At last Thursday's weigh-in, George Foreman grimaced at his announced 256 pounds. This was wrong. Foreman let it be known that he actually weighed 253. The difference, as am of the Big and Tall set know, is one deck chair more or less on the Titanic. Still, Foreman's defiance was interesting. Having turned back the clock last November when he won the heavyweight title at the advanced age of 45, Big George would now undo weights and measures.
How much longer he can have his way with this cosmos, with its ordinary rules and understandings, is anybody's guess. But for now his popularity is so immense that he can apparently bend all the laws of the universe: A 46-year-old boxer can draw better than Streisand, Jackson and Madonna; an overweight fighter can stalk a man in much better trim; a "fiftysomething guy" can extract a decision over someone nearly half his age. He overrides the laws of economics too. George Foreman, however heavy he is and however old he may be, is so popular that he can command $10 million for what is essentially an appearance fee.
Last Saturday's bout in Las Vegas with unknown Axel Schulz, for Foreman's IBF crown, was supposed to be just that, a kind of complicated autograph-signing session. Big George would offer a noisy preamble, the old patter ("My DNA is cheeseburgers") plus some sarcasm that might bait Mike Tyson into a $200 million match ("It'd be taking advantage of him"). Next he would demonstrate his enormous right hand against an opponent who survived a worldwide screening process to weed out anyone livelier than a Joe Louis statue. Then Foreman would receive homage as the oldest man to defend a title, would preside over book signings (his autobiography is due to be released in May) and angle for one more stiff before the year winds down and he closes out his strange and wonderful career.
Thing was, this Axel Schulz, who apparently is better known in his home country of Germany as a TV repairman than a fighter, more or less whipped Foreman. He was busier, more effective and, of course, younger. Maybe even better. Just not quite as popular when it came time for a decision. "I have to fight the ref and the judges," said Schulz, who was supposed to fall flatter than a potato pancake but instead raised a welt the size of a bratwurst on Foreman's brow.
It was a gift decision, no question about it, maybe no more outrageous than those that other champions have received, but a gift all the same. If it wasn't a concerted effort to preserve a perfect ending for the people's champion, it was at least wishful thinking. A big man like that, fighting a handpicked 6-to-1 underdog, shouldn't have to rely on the kindness of strangers.
Schulz, stealing two and three punches out of every break, was a pesky force throughout the 12 rounds. One judge scored it even, but two others had Foreman ahead, seven rounds to five, giving him a majority decision. A large contingent of Germans on hand at the MGM Grand booed the result, and most members of the media ( U.S. and German alike) also thought Foreman had received a home-country decision.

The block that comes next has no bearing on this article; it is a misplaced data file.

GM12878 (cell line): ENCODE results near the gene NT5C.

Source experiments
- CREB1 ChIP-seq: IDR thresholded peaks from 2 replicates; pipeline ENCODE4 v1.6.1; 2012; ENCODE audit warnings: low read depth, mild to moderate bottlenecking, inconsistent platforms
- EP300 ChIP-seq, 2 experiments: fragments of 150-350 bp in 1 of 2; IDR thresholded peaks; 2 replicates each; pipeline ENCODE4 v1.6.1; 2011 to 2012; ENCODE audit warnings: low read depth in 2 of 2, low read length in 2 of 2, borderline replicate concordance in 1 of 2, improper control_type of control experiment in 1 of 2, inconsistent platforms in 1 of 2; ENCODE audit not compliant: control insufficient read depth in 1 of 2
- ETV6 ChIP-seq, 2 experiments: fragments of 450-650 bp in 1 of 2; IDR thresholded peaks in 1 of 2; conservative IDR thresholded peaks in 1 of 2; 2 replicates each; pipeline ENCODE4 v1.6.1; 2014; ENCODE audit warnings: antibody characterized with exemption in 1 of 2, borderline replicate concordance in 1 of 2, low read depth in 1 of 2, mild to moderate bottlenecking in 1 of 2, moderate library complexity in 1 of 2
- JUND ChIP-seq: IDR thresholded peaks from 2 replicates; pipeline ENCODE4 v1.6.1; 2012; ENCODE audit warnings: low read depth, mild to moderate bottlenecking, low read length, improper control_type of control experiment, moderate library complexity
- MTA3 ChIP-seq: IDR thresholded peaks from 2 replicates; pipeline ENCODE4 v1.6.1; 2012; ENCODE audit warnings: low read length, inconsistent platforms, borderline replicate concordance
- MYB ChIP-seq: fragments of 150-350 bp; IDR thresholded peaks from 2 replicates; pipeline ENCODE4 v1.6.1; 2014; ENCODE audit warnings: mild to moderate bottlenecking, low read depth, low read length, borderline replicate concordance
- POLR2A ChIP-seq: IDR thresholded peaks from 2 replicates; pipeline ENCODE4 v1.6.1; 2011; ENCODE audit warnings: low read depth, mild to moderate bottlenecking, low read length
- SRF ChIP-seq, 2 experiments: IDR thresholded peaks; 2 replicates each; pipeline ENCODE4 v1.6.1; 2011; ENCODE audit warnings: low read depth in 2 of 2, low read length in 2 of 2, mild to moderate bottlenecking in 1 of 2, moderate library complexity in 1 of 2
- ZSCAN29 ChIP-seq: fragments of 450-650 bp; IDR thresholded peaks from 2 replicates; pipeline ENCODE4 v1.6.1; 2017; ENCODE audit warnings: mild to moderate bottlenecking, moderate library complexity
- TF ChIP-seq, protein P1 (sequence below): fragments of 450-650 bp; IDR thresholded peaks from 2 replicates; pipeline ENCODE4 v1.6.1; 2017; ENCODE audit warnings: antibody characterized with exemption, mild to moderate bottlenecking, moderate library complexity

Foreman, who showed up at a postfight press conference in a skimmer and shades, protested that Schulz, 20 years his junior, had not fought nobly. "When you see a fiftysomething guy chasing a guy half his age," he said, "well, what does that say?" He admitted that the bout was unsatisfactory to the extent that "I look like a junkyard dog, and he looks like Elvis," but added, "That's not the way you take the championship of the world from a guy—run, run, run."
Schulz merited his $350,000 payday because 1) he brought more than $1 million in German TV money to the promotion, and 2) he was supposed to walk straight into Foreman and give the people (on this side of the Atlantic) exactly what they wanted. The report on Schulz said that he wouldn't get out of the way of traffic. If you had a right hand, he was available.
But schooled by trainer Manfred Wolke, who won a welterweight gold medal in the same 1968 Olympics at which gold medalist George Foreman waved a little U.S. flag, Schulz moved smartly to his right, keeping himself from danger. One imagines that Michael Moorer, who yielded his title by circling into Foreman's power zone, sat bolt upright while watching the HBO telecast and said, "Oh, circle counterclockwise!"
Foreman's frustration was palpable. "I was thinking, Why doesn't somebody give me a baseball bat," he recalled afterward. Especially irritating to Foreman was Schulz's refusal to be intimidated. "I was waiting for him to fall," Foreman said gloomily, "and he'd punch me back. Talk about sassing your elders!"